The view down the terraced garden to the vegetable beds, chicken run and barbecue terrace. Richly hued flowers in the dahlia patch contrast with the acid-green of Euphorbia ceratocarpa in the foreground

Coping with slopes: a terraced garden on the East Sussex coast

In a gradual process of experimentation and discovery, garden and gardener find their feet on a sloping site on the East Sussex coast. Words Stephanie Donaldson. Photographs Suzie Gibbons.

IN BRIEF

Name Full Moon Barn. What Terraced hillside garden featuring raised beds. Where East Sussex. Size Approximately a third of an acre within a one-and-a-half acre site. Soil A mixture of improved sand and clay.
Climate Coastal and sunny, but windy, with salt-laden gales and sea mist. Hardiness zone USDA 9.

The generous deck is sheltered from the prevailing winds and is a perfect place to sit and enjoy the views. Containers bring the garden up to the house and are replanted seasonally.
The generous deck is sheltered from the prevailing winds and is a perfect place to sit and enjoy the views. Containers bring the garden up to the house and are replanted seasonally.

Full Moon Barn is set in a landscape where the undulating High Weald larger meets the sea. Many would be tempted to do little more than sit back and admire the views, but for Tara Macdonald this was never an option. A knowledgeable plantswoman who trained at RHS Garden Wisley and subsequently spent ten happy years working at Great Dixter, she needed part of the garden to be a place where she could grow some of the plants she loves.

“The setting feels quite Mediterranean, with magnificent, borrowed views of big, open spaces, ” says Tara. “In summer when the grasses yellow you could almost be in Greece. I decided, within the larger, more open, garden, to make an area quite enclosed by the planting – an oasis tucked away from all that nature and the seascapes.”

When Tara and her husband David bought the house there was no garden, just a field with a few stray trees and shrubs and a view-blocking bank of x Hesperotropsis leylandii (formerly x Cuprocypraris leylandii) along the boundary. The couple decided that the leylandii had to go, and with views opened up and light flooding into the garden, they constructed a series of raised beds leading down the slope from the existing deck in front of the house. Conveniently, building work on the house and a redesign of the larger garden had resulted in large quantities of spare soil that could be used to fill the beds.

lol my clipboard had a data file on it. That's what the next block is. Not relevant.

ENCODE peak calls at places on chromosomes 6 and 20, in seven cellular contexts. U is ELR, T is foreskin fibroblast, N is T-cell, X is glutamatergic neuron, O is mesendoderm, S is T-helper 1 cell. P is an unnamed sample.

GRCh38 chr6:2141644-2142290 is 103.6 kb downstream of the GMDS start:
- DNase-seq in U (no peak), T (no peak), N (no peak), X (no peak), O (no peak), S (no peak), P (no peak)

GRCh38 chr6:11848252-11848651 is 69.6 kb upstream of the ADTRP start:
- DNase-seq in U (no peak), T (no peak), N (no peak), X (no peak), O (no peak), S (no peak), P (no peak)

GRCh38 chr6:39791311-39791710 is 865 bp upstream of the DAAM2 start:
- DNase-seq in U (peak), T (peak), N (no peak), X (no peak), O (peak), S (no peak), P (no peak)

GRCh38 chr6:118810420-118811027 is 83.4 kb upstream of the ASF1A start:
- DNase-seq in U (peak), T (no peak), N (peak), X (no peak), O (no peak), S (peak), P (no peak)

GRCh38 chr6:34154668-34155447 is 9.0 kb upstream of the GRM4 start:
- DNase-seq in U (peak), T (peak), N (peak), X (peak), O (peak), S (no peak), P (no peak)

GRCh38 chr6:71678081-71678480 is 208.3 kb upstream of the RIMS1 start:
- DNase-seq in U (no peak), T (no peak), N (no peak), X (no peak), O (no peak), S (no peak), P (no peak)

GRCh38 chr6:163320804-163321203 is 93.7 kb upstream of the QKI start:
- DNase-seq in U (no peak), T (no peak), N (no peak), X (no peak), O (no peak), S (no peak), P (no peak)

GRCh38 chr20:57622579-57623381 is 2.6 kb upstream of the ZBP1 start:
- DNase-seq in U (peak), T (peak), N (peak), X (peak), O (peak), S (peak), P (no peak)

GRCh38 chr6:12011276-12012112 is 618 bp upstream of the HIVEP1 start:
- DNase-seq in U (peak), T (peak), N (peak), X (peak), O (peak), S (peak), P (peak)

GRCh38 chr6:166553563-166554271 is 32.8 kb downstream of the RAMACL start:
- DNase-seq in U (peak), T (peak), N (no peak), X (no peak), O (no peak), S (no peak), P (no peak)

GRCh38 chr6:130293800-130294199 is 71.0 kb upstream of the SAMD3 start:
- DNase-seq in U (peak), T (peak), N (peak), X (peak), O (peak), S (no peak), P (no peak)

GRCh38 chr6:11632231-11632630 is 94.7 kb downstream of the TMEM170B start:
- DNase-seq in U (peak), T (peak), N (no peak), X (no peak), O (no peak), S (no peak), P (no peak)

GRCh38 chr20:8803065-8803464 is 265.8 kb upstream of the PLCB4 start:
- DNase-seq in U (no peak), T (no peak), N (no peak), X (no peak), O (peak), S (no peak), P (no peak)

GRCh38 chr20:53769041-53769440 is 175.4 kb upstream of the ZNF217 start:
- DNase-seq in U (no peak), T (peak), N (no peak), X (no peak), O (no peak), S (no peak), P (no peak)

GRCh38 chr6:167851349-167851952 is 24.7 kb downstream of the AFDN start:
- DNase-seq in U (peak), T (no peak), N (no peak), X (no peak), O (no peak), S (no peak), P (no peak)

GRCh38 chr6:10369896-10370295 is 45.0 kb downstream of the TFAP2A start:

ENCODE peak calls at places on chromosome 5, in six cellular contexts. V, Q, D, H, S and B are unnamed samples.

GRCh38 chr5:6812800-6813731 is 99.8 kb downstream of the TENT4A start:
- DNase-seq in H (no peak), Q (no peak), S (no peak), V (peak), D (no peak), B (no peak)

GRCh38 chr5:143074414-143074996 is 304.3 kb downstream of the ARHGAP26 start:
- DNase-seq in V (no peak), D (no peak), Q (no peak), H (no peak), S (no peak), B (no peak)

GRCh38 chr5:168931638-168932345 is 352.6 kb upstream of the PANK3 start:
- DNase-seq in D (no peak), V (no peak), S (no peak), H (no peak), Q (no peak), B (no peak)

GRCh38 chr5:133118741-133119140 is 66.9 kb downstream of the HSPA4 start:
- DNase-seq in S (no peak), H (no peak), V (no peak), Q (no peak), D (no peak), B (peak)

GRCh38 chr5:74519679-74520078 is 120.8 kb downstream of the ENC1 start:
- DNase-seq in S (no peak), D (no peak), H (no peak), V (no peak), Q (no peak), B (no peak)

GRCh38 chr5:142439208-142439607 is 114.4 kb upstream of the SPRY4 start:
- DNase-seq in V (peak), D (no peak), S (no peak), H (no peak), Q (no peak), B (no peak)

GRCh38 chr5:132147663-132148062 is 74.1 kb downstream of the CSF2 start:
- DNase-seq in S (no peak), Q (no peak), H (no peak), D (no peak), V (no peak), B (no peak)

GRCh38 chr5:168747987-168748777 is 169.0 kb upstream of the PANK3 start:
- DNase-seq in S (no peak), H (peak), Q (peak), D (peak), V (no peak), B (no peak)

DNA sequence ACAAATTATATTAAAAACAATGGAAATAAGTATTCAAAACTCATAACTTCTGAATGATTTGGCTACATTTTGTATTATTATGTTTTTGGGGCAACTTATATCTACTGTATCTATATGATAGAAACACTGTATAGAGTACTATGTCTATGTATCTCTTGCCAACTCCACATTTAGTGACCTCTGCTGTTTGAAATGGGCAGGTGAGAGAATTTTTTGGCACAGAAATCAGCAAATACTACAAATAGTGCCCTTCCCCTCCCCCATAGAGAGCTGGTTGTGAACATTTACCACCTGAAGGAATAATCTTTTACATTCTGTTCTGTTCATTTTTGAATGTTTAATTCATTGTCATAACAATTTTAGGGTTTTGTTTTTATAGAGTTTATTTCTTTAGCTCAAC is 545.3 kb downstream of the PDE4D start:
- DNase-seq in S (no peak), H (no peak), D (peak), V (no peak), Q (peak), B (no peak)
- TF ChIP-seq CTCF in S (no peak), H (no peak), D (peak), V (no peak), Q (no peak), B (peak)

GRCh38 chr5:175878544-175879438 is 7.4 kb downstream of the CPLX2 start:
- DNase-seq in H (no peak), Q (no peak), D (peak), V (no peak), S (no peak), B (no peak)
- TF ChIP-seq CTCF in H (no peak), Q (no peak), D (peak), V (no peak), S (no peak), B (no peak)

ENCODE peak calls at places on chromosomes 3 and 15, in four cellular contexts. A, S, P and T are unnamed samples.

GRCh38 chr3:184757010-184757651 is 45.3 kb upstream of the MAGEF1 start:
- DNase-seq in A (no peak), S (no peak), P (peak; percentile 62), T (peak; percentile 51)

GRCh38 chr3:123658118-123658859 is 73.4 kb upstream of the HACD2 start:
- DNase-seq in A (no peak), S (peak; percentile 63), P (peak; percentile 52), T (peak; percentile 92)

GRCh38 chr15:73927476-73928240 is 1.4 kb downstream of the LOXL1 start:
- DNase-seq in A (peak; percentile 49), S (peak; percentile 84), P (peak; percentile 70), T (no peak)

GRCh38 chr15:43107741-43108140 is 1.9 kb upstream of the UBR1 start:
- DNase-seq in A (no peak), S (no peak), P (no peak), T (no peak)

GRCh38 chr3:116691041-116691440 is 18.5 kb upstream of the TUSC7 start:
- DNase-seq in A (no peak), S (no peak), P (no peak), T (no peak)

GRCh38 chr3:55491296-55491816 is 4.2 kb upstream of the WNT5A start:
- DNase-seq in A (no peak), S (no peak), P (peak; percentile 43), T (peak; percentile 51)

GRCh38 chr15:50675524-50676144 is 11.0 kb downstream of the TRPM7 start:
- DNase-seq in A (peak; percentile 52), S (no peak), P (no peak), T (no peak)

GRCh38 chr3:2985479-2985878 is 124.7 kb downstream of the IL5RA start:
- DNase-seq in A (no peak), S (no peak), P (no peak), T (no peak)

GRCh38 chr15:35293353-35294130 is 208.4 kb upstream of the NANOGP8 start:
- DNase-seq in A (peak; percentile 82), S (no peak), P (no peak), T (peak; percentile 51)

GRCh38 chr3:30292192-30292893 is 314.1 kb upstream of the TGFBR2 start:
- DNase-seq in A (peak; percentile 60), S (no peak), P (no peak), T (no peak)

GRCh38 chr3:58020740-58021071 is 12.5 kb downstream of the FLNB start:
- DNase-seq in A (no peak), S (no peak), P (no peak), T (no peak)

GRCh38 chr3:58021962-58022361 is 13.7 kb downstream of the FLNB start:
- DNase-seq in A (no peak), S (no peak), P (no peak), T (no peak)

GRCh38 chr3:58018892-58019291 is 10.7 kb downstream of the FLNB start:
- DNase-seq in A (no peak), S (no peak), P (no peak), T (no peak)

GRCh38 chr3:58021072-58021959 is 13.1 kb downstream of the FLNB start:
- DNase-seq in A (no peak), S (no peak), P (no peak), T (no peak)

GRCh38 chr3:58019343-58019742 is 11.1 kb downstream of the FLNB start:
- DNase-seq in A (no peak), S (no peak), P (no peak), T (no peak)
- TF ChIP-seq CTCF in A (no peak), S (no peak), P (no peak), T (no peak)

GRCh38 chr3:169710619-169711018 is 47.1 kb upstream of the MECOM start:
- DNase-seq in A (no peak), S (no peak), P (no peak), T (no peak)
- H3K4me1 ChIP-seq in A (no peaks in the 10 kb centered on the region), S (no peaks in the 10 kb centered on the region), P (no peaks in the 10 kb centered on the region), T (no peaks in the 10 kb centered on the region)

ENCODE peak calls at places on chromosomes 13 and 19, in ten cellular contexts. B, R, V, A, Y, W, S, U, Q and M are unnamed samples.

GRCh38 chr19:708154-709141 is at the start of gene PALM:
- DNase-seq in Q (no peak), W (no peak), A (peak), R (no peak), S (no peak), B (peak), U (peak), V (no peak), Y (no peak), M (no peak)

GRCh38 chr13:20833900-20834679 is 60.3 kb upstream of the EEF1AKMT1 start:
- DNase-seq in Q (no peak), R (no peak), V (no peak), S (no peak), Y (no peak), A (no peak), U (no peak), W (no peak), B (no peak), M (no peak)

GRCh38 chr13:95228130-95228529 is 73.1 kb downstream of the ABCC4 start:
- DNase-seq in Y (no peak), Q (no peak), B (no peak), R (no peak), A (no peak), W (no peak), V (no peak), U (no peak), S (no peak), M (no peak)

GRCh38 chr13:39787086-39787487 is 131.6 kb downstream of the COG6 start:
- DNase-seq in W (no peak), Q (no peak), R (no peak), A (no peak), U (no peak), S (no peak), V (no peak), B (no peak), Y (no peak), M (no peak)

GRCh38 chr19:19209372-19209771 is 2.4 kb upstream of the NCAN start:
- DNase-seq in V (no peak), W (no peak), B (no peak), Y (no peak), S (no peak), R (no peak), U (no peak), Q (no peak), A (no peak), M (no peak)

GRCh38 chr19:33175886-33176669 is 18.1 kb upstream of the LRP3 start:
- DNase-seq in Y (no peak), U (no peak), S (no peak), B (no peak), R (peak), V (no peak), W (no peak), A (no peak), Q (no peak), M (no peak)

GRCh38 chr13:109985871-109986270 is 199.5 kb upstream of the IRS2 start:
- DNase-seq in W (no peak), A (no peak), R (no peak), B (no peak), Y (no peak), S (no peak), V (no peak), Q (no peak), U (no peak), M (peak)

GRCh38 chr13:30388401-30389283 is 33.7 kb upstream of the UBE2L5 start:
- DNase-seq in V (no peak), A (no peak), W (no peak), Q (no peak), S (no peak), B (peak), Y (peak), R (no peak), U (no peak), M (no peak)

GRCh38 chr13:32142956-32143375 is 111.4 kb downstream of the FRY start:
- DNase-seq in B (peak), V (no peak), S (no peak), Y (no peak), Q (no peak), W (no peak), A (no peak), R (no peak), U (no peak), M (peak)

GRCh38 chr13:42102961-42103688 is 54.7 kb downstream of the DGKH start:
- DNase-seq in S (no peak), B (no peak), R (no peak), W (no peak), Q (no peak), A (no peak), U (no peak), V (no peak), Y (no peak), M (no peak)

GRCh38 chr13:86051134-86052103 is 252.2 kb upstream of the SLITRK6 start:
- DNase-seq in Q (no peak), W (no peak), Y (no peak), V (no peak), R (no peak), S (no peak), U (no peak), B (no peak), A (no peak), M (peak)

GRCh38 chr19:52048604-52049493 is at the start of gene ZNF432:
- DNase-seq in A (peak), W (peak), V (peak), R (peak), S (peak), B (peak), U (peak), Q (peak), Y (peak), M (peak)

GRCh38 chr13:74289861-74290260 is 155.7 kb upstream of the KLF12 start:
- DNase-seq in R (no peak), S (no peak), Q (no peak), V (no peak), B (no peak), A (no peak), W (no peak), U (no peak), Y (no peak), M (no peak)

“As you garden a place you learn what will and won’t grow,” says Tara. “I started off not knowing what would work – and coming from Great Dixter I had a long list of plants I wanted to try. As a plant lover I wanted to pack in as much as possible, but I didn’t want anything to dominate. It has been trial and error: things would blow over, get too big, or break in the wind; sometimes I would allow self- sowers to remain and then they would take over and I’d have to remove them all. Gradually, over the years, I have honed down my choices and come to understand the location.”

The planting has changed over time and Tara now invests in plants such as irises and grasses, achilleas and hardy geraniums – “plants that do fine, withstand the conditions and settle in well”. The one exception is a raised bed devoted to a dazzling array of dahlias. “That’s definitely inspired by Great Dixter,” says Tara, “but in this location it only works because I grow them through netting to give them essential support.”

The raised beds become a tapestry of colour and texture in high summer. Interwoven plants include Nicotiana sylvestris, Erysimum ‘Bowles’s Mauve’, feathery bronze fennel (Foeniculum vulgare ‘Purpureum’), the horned spurge Euphorbia ceratocarpa and Nepeta grandiflora ‘Dawn to Dusk’.
The raised beds become a tapestry of colour and texture in high summer. Interwoven plants include Nicotiana sylvestris, Erysimum ‘Bowles’s Mauve’, feathery bronze fennel (Foeniculum vulgare ‘Purpureum’), the horned spurge Euphorbia ceratocarpa and Nepeta grandiflora ‘Dawn to Dusk’.

She loves the manageable size of her garden, and appreciates its sunny aspect, which means that plants do well provided they get enough water. “But I also love the changeability that comes with the coastal location,” she says, “even though it can be very bleak in winter when the wind howls.”

Tara now works as a freelance garden designer and plant consultant, but she has also been exploring other aspects of her creativity by recently completing a BA Designer Maker course, graduating with flying colours. Her degree project was a piece called Regeneration, which involved dyeing silks with dyes made from plants that reclaim damaged land, including ivy, brambles, nettles, birch, gorse and dandelions, and then using the fabric to make ethereal, silk flowers to represent healing and hope. She has become interested in growing dye plants such as woad, Anthemis tinctoria and marigolds, but says her garden is not a dyer’s garden – although it may become one in the future.

Raised beds, overflowing with Tara’s favourite plants, replaced a slippery slope leading down from the deck of Tara’s south- facing house. The sweet peas were grown from Sarah Raven’s Clouds of Scent collection.
Raised beds, overflowing with Tara’s favourite plants, replaced a slippery slope leading down from the deck of Tara’s south- facing house. The sweet peas were grown from Sarah Raven’s Clouds of Scent collection.

“Working at Great Dixter has really helped me understand gardening as a creative and playful process, from growing dahlias to taking my creativity in other directions. I always say you can take the girl out of Great Dixter, but you can’t take Great Dixter out of the girl.”

 

Advertisement